A Norfolk Harvest - William Maw Egley 1862

My search

Soon after I began my research, I discovered that my family surname might not be the one we use today - EGLETON.

Before 1200, hereditary surnames were very largely confined to aristocratic and knightly families, tending to spread to land holders of rather lesser standing, although even among families of some rank, hereditary surnames were not universal. It was during the 13th century that hereditary surnames became much more widespread and around 1300, as many as half of families might have had hereditary surnames. During the 14th century the proportion of families with hereditary surnames increased and by the middle of the century such surnames were possessed by many free tenants, by many bondmen and by many inhabitants of towns and cities. By 1400, it was becoming exceptional for families not to have hereditary surnames.

This family has its roots in Norfolk where the surname might have had any number of sources and was certainly corrupted by the local dialect and by illiteracy. In most cases, the spelling of the name would have been the choice of the recorder. The name ranges through EGLON - EGGLIN - EGLIN - EGLING -EGLINGTON - EGLEN - EGLETON - EGGLETON - EAGLETON. The 1851 census has 378 persons, (not all of one family), recorded with these names in Norfolk with EGGLETON being the most common recorded variation and the great majority living in towns and villages in central Norfolk.

EGLIN, EAGLIN and EAGLING are thought to be Norman forms of ANGELN, that part of Schleswig-Holstein from which the Angles came to settle in eastern Britain, in what is now East Anglia and Northumbria, in the 5th century AD, together with the Saxons and Jutes. The land of the Anglo Saxons later became known as ENGALAND and they as the English. The British, the survivors of the earlier populations, called their neighbours, often in derision, not Angle but Saxon. The "Saxons" in East Anglia were mainly not of the tribe who came from Saxony - they were Angles from Angeln.

The name EGLINGTON is probably of old English origin - the Anglo Saxon suffix "ing" meant belonging to or born from - "tun" or "ton" meant estate or family . Therefore the name could be derived from someone "belonging to AEgel's (or Egel's) estate or family. EGLETON can be seen to have a similar meaning whilst EGLIN or EGLING means the son of, or descendant of, Egle (AEgel).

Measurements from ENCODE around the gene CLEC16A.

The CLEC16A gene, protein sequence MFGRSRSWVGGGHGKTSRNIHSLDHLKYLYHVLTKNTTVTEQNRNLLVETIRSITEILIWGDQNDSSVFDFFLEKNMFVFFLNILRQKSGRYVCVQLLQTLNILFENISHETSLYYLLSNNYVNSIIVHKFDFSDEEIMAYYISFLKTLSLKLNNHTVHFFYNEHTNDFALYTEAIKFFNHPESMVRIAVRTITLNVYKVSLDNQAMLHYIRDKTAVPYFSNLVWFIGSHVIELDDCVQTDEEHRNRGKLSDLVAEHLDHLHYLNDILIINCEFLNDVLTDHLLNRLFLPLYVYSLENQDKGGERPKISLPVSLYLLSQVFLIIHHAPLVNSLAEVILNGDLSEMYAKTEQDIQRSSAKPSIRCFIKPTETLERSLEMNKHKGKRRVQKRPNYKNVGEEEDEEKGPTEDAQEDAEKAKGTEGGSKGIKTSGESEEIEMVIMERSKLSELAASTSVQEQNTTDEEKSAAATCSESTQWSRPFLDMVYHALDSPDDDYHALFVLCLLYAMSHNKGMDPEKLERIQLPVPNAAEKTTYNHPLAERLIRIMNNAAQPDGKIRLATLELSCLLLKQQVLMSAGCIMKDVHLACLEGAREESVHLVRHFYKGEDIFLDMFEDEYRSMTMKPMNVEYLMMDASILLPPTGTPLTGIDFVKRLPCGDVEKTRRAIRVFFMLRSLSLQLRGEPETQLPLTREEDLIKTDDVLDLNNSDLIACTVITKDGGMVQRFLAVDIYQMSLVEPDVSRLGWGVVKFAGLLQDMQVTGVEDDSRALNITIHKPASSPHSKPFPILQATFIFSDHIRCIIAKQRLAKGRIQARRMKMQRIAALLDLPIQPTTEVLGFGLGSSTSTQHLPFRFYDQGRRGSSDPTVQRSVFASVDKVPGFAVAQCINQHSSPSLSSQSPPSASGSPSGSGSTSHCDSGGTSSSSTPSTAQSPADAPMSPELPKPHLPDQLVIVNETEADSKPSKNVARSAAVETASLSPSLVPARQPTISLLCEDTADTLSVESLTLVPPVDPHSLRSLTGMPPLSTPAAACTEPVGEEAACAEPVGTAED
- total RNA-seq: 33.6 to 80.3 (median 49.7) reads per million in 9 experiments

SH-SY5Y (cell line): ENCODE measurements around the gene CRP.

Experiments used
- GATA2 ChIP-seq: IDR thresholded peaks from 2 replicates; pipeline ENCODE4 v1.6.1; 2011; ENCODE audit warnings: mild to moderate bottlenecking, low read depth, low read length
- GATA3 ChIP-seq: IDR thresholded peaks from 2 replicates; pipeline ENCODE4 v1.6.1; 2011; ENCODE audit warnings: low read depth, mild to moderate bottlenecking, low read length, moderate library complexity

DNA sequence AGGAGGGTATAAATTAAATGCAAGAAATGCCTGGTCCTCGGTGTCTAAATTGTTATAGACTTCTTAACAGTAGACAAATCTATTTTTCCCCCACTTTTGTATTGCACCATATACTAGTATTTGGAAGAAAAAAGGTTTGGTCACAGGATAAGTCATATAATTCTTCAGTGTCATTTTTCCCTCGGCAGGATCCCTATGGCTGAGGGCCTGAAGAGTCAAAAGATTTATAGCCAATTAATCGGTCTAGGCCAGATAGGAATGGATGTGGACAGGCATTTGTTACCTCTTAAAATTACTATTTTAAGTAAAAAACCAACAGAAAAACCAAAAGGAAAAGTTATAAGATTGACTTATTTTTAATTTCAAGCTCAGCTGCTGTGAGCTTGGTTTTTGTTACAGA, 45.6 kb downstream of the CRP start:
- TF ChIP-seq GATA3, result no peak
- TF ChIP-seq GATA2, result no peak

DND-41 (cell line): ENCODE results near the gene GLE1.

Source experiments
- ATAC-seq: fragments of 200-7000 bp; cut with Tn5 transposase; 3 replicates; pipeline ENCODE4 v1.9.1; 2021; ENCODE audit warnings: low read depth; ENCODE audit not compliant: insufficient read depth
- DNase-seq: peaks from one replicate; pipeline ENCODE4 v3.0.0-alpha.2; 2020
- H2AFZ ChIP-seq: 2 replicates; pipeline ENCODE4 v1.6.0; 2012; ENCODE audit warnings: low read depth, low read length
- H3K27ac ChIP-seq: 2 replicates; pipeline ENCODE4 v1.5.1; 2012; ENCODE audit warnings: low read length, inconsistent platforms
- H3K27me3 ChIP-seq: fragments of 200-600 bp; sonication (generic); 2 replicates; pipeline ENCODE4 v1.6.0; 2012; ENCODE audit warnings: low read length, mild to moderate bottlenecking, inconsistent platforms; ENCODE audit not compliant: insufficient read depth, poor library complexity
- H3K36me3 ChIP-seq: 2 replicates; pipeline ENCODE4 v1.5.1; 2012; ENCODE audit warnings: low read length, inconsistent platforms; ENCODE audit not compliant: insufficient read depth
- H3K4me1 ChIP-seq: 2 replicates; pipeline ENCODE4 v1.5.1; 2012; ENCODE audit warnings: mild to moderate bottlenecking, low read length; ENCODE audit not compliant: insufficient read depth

The town of Aylsham in north Norfolk is thought to have been founded around 500 AD by an Anglo Saxon thane called Aegel - the town’s name could have been derived from ‘Aegel's ham’ - (a "thane" in the Anglo Saxon period was a prosperous landowner of local importance.)

EGLE and EGLEN are also old English words for a stream and EGLETON can refer to a place by a stream. The name, and its variations, is widely used in England, Scotland and Ireland both as a place name - Upper and Lower Egleton in Herefordshire - Egleton in Rutland - Egleston in Durham and Eglington in Scotland and Ireland (there is also Egletons in Côreze, France) - and as a family surname.

Many names in East Anglia also came from nick names of which there were a great variety, often referring to origins, habits, appearance, animals and birds. The old Norman word for eagle is "egle" and so the name could have been derived from a nickname related to the bird.

So what is this family's name? Where are we from? Who are we?

In the 18th century, Norfolk was one of the wealthiest and most densely populated counties in Britain. It then contained over 700 rural parishes, more than 1,500 manors, one of the largest cities in England (Norwich) and two other substantial boroughs (Great Yarmouth and King's Lynn).

In the early 19th century, competition from the textile industries of Lancashire and Yorkshire, brought economic collapse in a county unable to compete with the cheap local energy sources (coal and fast streams) of its northern rivals. This period coincided with the agricultural slump affecting the whole country, leading to a major depopulation of the countryside as people migrated to the growing slums of Norwich. In 1848, 20% of the population of Norwich were classed as paupers and the city had one of the highest mortality rates in Britain.

The following pages trace the family from the beginning of the 18th century, detailing the variations of the recorded name, identifying many branches of the family, their emigration from Norfolk and some of the events affecting them.